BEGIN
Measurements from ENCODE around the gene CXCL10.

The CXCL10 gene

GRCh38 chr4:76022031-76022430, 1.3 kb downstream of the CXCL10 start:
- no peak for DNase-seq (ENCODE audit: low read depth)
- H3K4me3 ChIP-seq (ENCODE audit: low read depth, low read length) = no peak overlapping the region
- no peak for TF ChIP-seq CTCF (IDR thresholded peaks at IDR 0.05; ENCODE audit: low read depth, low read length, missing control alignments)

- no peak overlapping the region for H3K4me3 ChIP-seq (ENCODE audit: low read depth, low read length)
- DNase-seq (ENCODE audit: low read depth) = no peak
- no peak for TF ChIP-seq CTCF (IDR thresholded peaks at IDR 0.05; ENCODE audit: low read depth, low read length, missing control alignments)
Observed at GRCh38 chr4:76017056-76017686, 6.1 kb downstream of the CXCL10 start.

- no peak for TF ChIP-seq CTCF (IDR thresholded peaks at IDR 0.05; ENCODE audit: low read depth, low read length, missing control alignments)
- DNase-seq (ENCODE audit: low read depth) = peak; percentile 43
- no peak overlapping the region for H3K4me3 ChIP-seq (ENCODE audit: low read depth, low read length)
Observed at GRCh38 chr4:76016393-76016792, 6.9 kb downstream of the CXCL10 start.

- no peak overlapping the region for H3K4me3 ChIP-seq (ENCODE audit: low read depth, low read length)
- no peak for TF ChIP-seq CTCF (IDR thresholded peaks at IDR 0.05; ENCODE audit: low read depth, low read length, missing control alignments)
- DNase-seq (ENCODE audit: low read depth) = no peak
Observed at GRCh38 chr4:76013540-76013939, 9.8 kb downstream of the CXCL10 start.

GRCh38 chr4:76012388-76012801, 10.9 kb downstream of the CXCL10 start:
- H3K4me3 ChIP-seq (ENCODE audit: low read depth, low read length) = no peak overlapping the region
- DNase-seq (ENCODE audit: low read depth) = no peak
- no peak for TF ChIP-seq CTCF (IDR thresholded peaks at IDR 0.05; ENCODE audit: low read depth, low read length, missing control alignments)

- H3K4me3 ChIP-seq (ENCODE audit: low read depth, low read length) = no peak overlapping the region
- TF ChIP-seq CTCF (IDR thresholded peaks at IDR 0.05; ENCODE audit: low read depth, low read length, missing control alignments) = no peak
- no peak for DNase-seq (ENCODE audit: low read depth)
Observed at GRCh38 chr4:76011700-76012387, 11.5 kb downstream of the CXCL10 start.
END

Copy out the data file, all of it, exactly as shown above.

Measurements from ENCODE around the gene CXCL10.

The CXCL10 gene

GRCh38 chr4:76022031-76022430, 1.3 kb downstream of the CXCL10 start:
- no peak for DNase-seq (ENCODE audit: low read depth)
- H3K4me3 ChIP-seq (ENCODE audit: low read depth, low read length) = no peak overlapping the region
- no peak for TF ChIP-seq CTCF (IDR thresholded peaks at IDR 0.05; ENCODE audit: low read depth, low read length, missing control alignments)

- no peak overlapping the region for H3K4me3 ChIP-seq (ENCODE audit: low read depth, low read length)
- DNase-seq (ENCODE audit: low read depth) = no peak
- no peak for TF ChIP-seq CTCF (IDR thresholded peaks at IDR 0.05; ENCODE audit: low read depth, low read length, missing control alignments)
Observed at GRCh38 chr4:76017056-76017686, 6.1 kb downstream of the CXCL10 start.

- no peak for TF ChIP-seq CTCF (IDR thresholded peaks at IDR 0.05; ENCODE audit: low read depth, low read length, missing control alignments)
- DNase-seq (ENCODE audit: low read depth) = peak; percentile 43
- no peak overlapping the region for H3K4me3 ChIP-seq (ENCODE audit: low read depth, low read length)
Observed at GRCh38 chr4:76016393-76016792, 6.9 kb downstream of the CXCL10 start.

- no peak overlapping the region for H3K4me3 ChIP-seq (ENCODE audit: low read depth, low read length)
- no peak for TF ChIP-seq CTCF (IDR thresholded peaks at IDR 0.05; ENCODE audit: low read depth, low read length, missing control alignments)
- DNase-seq (ENCODE audit: low read depth) = no peak
Observed at GRCh38 chr4:76013540-76013939, 9.8 kb downstream of the CXCL10 start.

GRCh38 chr4:76012388-76012801, 10.9 kb downstream of the CXCL10 start:
- H3K4me3 ChIP-seq (ENCODE audit: low read depth, low read length) = no peak overlapping the region
- DNase-seq (ENCODE audit: low read depth) = no peak
- no peak for TF ChIP-seq CTCF (IDR thresholded peaks at IDR 0.05; ENCODE audit: low read depth, low read length, missing control alignments)

- H3K4me3 ChIP-seq (ENCODE audit: low read depth, low read length) = no peak overlapping the region
- TF ChIP-seq CTCF (IDR thresholded peaks at IDR 0.05; ENCODE audit: low read depth, low read length, missing control alignments) = no peak
- no peak for DNase-seq (ENCODE audit: low read depth)
Observed at GRCh38 chr4:76011700-76012387, 11.5 kb downstream of the CXCL10 start.